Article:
Around 7:30, we crawled into our tent and continued to read until we could no longer keep our eyes open.  Nearly an hour after we were asleep, though, we were awakened by yet another nighttime monsoon storm.  Like the one from the previous night, in the Chiricahuas, this storm dumped copious amounts of rain on us, and the thunder and lightning crashed all around us.  The only difference was that this storm didn't last four hours; after only about two hours, it finally died down, and we fell back to sleep.

The next morning, we awoke to a beautiful, warm morning - a good day for a hike. 

Although my leg was still very swollen, and the bruise had expanded, it felt good enough that I was able to put more weight on it - and that meant that I was going to be up for the short hike on the Catwalk.  I had no idea how long the trail was - or even how difficult it was - but I knew that I wanted to do it, injured or not.

After breakfast, we packed up our campsite then got on the road.  We returned to US 180 by reversing our trip on NM 159; along the way, we took pictures of some of the buildings in Mogollon.  At the junction with US 180, we turned left and drove five miles, to Glenwood, where we turned off onto NM 174.  At the end of the road, about five miles in, we arrived at the trailhead parking for the Catwalk National Recreation Trail.

As soon as we arrived, we paid our fee at the self-pay station then checked out the map nearby, to see what the trail was all about.  The only thing that we knew about the Catwalk Trail was that part of the trail involved walking on catwalks through narrow Whitewater Canyon - similar to the Johnston Canyon Trail in Banff National Park in Canada.  (That was one of my favorite hikes during our trip to Canada last summer.)  When the hike was featured in the Arizona Republic several years ago, a new catwalk had just been completed, which enabled more visitors to be able to enjoy the hike.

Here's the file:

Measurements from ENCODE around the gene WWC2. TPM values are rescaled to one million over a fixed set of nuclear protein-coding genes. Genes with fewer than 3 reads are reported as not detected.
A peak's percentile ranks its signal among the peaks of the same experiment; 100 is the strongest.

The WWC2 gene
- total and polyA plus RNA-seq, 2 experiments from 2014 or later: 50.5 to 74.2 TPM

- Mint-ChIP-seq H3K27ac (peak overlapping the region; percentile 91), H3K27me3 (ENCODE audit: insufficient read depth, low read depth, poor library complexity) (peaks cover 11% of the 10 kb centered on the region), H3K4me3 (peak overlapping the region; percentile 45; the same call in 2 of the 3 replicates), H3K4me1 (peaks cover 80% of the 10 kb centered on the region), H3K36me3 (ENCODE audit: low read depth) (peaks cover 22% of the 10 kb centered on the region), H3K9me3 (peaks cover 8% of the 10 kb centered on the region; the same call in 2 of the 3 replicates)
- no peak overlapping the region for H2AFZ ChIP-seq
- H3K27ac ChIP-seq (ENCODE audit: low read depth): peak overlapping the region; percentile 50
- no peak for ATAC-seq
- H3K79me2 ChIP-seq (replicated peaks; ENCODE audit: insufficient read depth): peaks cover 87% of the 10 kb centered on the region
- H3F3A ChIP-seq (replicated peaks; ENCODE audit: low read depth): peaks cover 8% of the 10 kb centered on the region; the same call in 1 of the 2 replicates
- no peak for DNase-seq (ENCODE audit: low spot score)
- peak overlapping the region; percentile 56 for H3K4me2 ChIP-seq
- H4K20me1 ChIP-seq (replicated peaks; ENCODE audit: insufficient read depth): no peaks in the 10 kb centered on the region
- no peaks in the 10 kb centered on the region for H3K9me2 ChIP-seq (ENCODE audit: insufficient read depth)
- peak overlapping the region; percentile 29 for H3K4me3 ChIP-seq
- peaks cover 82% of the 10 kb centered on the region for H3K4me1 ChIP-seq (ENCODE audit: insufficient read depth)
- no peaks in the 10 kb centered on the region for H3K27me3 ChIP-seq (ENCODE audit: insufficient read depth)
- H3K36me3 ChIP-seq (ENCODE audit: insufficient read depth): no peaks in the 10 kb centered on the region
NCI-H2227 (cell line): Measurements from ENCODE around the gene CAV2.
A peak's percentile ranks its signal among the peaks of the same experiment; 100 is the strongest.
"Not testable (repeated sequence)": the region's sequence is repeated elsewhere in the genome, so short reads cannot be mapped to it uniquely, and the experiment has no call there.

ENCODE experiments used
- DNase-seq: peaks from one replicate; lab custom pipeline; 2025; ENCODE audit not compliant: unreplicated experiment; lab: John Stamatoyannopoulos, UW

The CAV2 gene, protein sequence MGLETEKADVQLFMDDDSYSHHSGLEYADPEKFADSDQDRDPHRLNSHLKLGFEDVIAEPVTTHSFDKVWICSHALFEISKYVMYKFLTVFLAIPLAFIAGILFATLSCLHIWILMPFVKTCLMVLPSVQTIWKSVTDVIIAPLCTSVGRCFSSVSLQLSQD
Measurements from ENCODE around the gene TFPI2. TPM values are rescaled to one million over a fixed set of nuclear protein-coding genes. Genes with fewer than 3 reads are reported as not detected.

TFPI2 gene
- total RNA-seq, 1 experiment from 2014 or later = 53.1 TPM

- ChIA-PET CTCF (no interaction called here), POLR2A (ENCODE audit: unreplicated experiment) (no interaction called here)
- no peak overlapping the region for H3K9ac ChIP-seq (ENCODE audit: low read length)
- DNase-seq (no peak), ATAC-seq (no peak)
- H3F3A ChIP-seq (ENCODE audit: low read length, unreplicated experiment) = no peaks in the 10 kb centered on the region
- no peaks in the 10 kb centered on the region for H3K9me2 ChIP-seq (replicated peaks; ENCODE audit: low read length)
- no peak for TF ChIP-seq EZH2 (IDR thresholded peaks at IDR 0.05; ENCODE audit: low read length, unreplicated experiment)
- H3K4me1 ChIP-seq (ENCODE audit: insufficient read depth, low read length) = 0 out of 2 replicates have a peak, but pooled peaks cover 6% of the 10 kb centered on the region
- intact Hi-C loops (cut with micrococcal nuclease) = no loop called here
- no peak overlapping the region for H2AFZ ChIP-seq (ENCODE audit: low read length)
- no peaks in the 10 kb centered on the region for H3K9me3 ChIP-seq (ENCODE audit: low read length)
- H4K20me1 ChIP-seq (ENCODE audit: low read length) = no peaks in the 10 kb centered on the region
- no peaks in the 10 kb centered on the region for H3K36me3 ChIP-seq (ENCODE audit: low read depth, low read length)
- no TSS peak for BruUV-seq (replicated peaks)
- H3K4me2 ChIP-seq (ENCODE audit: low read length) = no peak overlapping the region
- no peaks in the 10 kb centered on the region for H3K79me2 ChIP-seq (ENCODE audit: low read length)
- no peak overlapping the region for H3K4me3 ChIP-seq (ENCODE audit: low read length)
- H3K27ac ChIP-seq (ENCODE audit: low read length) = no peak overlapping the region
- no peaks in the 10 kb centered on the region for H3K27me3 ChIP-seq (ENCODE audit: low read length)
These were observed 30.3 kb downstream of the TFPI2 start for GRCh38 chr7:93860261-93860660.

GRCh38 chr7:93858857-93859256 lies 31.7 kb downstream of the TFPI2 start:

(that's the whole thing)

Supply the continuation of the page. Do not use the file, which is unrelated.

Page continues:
The Catwalk Trail is comprised of three different trails: an easy trail and a medium-difficulty trail, which parallel each other and eventually meet up at the catwalks; and a difficult trail that continues on past the catwalks, to the end of the trail.  The entire length of the trail is 1.1 miles long one way - 2.25 miles roundtrip, according to the sign.

The Catwalk National Recreation Trail, in Glenwood, NM.We began our hike on the medium trail, which paralleled Whitewater River for the first quarter of a mile.  It was a pleasant hike, one that was shaded by sycamores and cottonwoods as it climbed gently towards the start of the catwalks.

At the quarter-mile mark, we reached the viewing platforms, and from there, we continued our hike along the elevated walkway that was attached to the canyon wall.  The walkway follows the route of the old pipeline that used to pump water from the river to the mill and to the town at the end of the canyon.  The pipeline, which was established in 1893, was often called the "catwalk", as workers had to walk along it to repair it.

Walking along the catwalk, we had a great view of the river rushing below us in the narrow canyon; except for a lack of foliage, it was just like walking through Johnston Canyon all over again.  I could have stayed there all day, marveling at the force of the water and how it had carved its way through the rock. 

At the end of the catwalk, we came to the junction with the difficult part of the trail.  According to the sign, the difficult trail was labeled as such because it was, at times, narrow and steep; in reality, though, it wasn't that difficult at all.  Mormon Canyon had been difficult; by comparison, this one was not.  I did hiked at a rather slow pace, though, because I did not want to jar my injured leg.  Despite the fact that it was feeling a little bit better, I was still limping quite a bit.

I stand next to the poison ivy.About a tenth of a mile from the end of the trail, we came upon a large patch of green leafy plants, in the midst of which was a wooden sign that read "Poison Ivy".  This was some of the largest poison ivy leaves I had ever seen!  We were certain that we had brushed up against some of the leaves that were hanging over the trail; but thankfully, we never broke out in a rash.

The trail ended at an overlook, high above the river - which, at that point, was choked with giant, towering boulders.  Below us, we could see that there were several teenagers trying to make their way upstream through the rushing river; they were very loud, and the girls were screaming because the water was very rough and cold.  Given the chance, I'm sure that John would have done the same thing; but today, we were going to stick to the trail.

We turned around at the trail's end and started hiking back to the trailhead.  Along the way, we decided to take the easy trail, rather than the medium-difficulty trail, so that we could say that we had hiked all of the trails that make up the Catwalk Trail.  We discovered, however, that the easy trail was not that easy at all.  Sure, it was wheelchair accessible and flat and easy, but there was no tree-cover.  The trail was exposed and hot; we decided that we would have been happier hiking the medium trail, because at least we would have had some shade!